2013 lawsuit regarding Pullen Farm.
October 21, 2014, Plaintiffs filed this lawsuit that is the
subject of the present appeal against the Flowers Defendants
and the Bell Defendants. The petition was the same as the
2013 petition except it completely removed Pullen Farm as a
defendant and included three new paragraphs. On December 12,
2014, the Flowers Defendants and the Bell Defendants moved to
dismiss. They argued the petition should be dismissed on
seven grounds, among them that Plaintiffs lacked standing. On
October 29, 2015, the trial court dismissed the petition with
prejudice as to both the Flowers Defendants and the Bell
Defendants. Plaintiffs appeal.
trial court correctly dismissed Plaintiffs' petition
because Plaintiffs do not have standing to assert these
claims against the Flowers Defendants and the Bell
Defendants. "[S]tanding is a prerequisite to the
court's authority to address substantive issues and so
must be addressed before all other issues." Schweich
v. Nixon, 408 S.W.3d 769, 774 n.5 (Mo. banc 2013).
"Standing is the requisite interest that a person must
have in a controversy before the court." Cook v.
Cook, 143 S.W.3d 709, 711 (Mo. App. W.D. 2004) (quoting
State ex rel. Mink v. Wallace, 84 S.W.3d 127, 129
(Mo. App. E.D. 2002)). "A party establishes standing,
therefore, by showing that it has 'some legally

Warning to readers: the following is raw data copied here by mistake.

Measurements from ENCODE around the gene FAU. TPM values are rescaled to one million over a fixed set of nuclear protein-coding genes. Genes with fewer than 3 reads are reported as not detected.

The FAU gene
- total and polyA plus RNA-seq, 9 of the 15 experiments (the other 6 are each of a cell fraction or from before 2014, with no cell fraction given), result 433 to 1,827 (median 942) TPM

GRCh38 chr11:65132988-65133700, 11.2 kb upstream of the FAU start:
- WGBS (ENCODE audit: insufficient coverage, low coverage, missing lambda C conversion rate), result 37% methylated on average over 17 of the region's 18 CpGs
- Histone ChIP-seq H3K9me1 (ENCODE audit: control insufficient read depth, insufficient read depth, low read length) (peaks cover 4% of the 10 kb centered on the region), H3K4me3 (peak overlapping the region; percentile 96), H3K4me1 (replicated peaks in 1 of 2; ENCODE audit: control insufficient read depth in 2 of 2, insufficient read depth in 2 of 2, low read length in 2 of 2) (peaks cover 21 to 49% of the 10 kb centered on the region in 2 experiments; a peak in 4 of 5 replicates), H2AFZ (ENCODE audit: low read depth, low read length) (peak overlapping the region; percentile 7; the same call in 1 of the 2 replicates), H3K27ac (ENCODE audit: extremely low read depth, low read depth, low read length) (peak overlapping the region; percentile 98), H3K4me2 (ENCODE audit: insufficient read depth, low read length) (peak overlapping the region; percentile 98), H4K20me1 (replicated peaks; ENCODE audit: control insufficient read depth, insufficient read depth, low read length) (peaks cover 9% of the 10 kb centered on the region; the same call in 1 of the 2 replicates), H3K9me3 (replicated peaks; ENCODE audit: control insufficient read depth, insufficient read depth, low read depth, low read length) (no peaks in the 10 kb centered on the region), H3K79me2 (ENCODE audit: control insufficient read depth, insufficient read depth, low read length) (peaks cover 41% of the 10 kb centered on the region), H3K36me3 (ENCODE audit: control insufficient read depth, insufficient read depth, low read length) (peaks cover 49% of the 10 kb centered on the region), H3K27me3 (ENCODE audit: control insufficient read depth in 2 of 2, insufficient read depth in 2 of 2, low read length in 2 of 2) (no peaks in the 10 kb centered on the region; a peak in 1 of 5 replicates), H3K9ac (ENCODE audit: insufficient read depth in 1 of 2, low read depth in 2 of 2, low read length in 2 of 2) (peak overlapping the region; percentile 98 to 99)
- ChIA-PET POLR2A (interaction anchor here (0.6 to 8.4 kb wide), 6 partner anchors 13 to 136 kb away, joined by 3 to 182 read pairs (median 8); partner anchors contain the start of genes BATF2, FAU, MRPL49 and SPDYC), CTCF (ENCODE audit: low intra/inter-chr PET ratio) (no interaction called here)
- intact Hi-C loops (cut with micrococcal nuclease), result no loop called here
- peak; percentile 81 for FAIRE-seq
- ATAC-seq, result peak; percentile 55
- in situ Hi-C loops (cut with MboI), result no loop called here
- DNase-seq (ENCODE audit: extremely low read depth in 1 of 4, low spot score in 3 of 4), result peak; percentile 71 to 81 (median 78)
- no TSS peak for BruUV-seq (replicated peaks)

protectable interest in the litigation so as to be directly
and adversely affected by its outcome.'"
Schweich, 408 S.W.3d at 775 (quoting Mo. State
Med. Ass'n. v. State, 256 S.W.3d 85, 87 (Mo. banc
2008)). "Absent standing, the court lacks the power to
grant the relief requested." Cook, 143 S.W.3d
individual shareholder does not have standing to maintain a
personal action for recovery of corporate funds."
Bruner v. Workman Oil Co., 78 S.W.3d 801, 804 (Mo.
App. S.D. 2002). The reason for this rule is that "[a]ny
injury is to the corporation, not to individual
shareholders[.]" Id. (quoting Dawson v.
Dawson, 645 S.W.2d 120, 125 (Mo. App. W.D. 1982)).
Remedy in such situations should be had by way of a
shareholders' derivative action. Id.; see
also Cook, 143 S.W.3d at 711. "The courts have
adopted this rule because, since the wrong is against the
corporation, judgment in favor of one stockholder would be no
bar to the maintenance of additional actions for the same
wrong to the corporation by other shareholders or by a
creditor." Bruner, 78 S.W.3d at 804 (quoting
Centerre Bank of Kansas City Nat. Ass'n. v.
Angle, 976 S.W.2d 608, 613 (Mo. App. W.D. 1998)).
the property belonged to Pullen Farm before the challenged
transactions. Any interest in that property which Plaintiffs
had arose based on their status as shareholders of Pullen
Farm. They had no standing to sue third parties in their
individual capacities. See id.
attempt to avoid this conclusion by reference to Section
351.400. This reliance is misplaced because it overlooks the
specific remedies for violation of Section 351.400 provided
in Section 351.405. Section 351.400 provides procedures to be
followed when a corporation sells, leases, or disposes of all
or substantially all of its property and assets. As relevant
to the present case, Section 351.400 requires written notice
of the shareholders' meeting at which the decision is to
be made and, at that meeting, "the affirmative vote of
the holders of at least two-thirds of the outstanding shares
entitled to vote at such meeting[.]" § 351.400(3).
Under the ...